Armidale Regional Council has ignored widespread community opposition and criticism of the consultation process and voted to support the proposed 50% (58.8% cumulative) increase to rates through a special rate variation (SRV).
The proposal was widely criticised by the community, both through the formal consultation processes and on social media. Most comments argued that residents should not be paying for the past failures and poor management of Council, the change was too much, and that rates are already too high in comparison with other areas. 66% of those who responded to the survey opposed the rate increase. The Armidale Regional Ratepayers Association made a submission arguing that the increase was not justifiable and arguing that there was room to improve in Council’s budget.
Deputy Mayor Todd Redwood, who moved the motion, described the move as “potentially unpopular with some people”. Cr Paul Gaddes, who seconded the motion, acknowledged the widespread comments and criticism, but argued that it did not matter what people’s views were because Council “did not currently… have the financial depth to maintain assets”.
Cr Debbie O’Brien acknowledged that people were feeling the pinch of higher costs but said those higher costs are affecting Council as well. She reassured the community that this vote was only the first step of the process, and that she would not support this motion if they did not also ‘revisit’ the hardship supports to look after people in the community who cannot afford it.
Cr Brad Widders said this was a big decision, and that was reflected in the level of community consultation undertaken. He also pointed to the fact that the infrastructure backlog was not new, and was ignored by previous councils. Acknowledging that it was an unpopular decision that may cost councillors their positions, he said “it needs to be done”, and echoed that those in financial hardship would be supported, but that it would result in better services.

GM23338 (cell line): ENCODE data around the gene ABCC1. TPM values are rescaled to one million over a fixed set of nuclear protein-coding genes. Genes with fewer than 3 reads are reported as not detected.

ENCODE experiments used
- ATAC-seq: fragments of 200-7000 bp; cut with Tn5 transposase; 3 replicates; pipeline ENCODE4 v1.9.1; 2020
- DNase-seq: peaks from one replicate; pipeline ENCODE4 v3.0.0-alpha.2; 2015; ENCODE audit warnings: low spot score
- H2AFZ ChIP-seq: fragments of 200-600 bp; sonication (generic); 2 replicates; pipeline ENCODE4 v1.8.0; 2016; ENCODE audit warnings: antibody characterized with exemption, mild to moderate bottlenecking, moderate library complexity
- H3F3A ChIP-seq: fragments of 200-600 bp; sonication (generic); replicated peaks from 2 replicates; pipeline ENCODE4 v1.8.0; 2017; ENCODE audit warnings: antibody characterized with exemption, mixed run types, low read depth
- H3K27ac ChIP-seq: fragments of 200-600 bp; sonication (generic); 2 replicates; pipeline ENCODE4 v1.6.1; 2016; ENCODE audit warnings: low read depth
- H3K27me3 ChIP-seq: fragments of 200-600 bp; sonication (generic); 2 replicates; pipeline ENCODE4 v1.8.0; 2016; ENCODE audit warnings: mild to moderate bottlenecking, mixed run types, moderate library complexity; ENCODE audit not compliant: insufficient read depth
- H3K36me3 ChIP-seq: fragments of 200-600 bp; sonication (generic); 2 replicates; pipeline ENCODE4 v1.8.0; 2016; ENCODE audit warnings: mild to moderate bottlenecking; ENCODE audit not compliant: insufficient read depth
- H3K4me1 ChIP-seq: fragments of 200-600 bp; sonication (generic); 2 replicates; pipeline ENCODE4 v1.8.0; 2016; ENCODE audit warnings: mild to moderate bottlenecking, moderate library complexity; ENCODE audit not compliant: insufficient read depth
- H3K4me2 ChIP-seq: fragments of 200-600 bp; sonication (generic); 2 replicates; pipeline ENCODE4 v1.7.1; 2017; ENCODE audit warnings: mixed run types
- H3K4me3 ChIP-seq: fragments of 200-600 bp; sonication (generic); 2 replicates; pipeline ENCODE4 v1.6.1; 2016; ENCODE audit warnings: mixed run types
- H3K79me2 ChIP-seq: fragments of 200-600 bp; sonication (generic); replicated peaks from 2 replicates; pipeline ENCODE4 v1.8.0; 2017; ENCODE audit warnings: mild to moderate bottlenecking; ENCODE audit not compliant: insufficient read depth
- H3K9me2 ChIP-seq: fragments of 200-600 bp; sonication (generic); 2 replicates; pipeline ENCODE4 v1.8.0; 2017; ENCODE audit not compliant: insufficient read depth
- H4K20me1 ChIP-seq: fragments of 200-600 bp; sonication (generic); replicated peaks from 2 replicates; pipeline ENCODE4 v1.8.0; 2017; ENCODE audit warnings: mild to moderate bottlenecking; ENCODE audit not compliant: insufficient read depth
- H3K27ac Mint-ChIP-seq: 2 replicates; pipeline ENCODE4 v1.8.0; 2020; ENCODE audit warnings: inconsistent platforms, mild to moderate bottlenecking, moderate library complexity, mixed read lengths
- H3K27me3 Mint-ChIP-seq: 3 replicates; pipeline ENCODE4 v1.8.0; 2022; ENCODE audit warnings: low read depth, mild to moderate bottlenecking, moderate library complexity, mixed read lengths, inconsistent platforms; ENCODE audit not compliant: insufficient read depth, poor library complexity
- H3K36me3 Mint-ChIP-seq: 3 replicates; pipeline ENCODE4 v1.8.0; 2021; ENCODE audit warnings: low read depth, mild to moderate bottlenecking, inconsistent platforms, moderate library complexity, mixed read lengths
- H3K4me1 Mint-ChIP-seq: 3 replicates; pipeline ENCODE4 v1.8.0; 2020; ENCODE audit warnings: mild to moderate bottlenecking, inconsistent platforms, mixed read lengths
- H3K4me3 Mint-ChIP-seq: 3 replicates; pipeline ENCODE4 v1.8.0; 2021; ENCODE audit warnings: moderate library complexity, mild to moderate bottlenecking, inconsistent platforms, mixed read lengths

Cr Susan McMichael blamed the burden put on council by State and Federal governments who keep giving Council assets to manage but not the funds to manage them, arguing it has not been fair or sustainable for years.
Cr Dorothy Robinson acknowledged that more than half of all respondents to the survey said they did not want the increase, and would prefer ‘managed decline’ of assets, reduced spending on tourism, and other reduced expenditure. She then backflipped on her commitment from the June meeting to decide based on the community feedback and said she would defer to make a decision until they determine if they get more funding.
Cr Margaret O’Connor said she does support an SRV but believes the permanent 58% variation is not required. She pointed to the capacity to pay study which found only the wealthy areas of South Hill had the capacity to pay the proposed increase, but said she had no confidence in the report given the claims for ability to pay was linked to a 23% increase in house prices, saying “you cannot eat your house”. She said the proposal would mean that Armidale has the highest rates in the state and that people will leave the area. She also emphasised that the increase would not improve services, only maintain current services.
Cr Paul Packham moved a motion to make the variation temporary for three years rather than a permanent increase, arguing that the funding modelling was flawed. He was not convinced that all the feedback was captured, and also argued that there is no undertaking to improve services. He argued that by making it a temporary variation this Council would have a level of agility to deal with current problems, and it would give Council the ability to build trust with ratepayers. The motion was seconded by Cr O’Connor who said the affordability has not been proven, and supported by Cr Robinson and Cr Widders. Mayor Coupland, Deputy Mayor Redwood and Galletly spoke against the amendment, and the amendment was defeated 4-7.
The next step for the special rate variation is consideration by the Independent Pricing and Regulatory Tribunal (IPART) in February 2023. The variation must be approved by IPART before rates can be increased.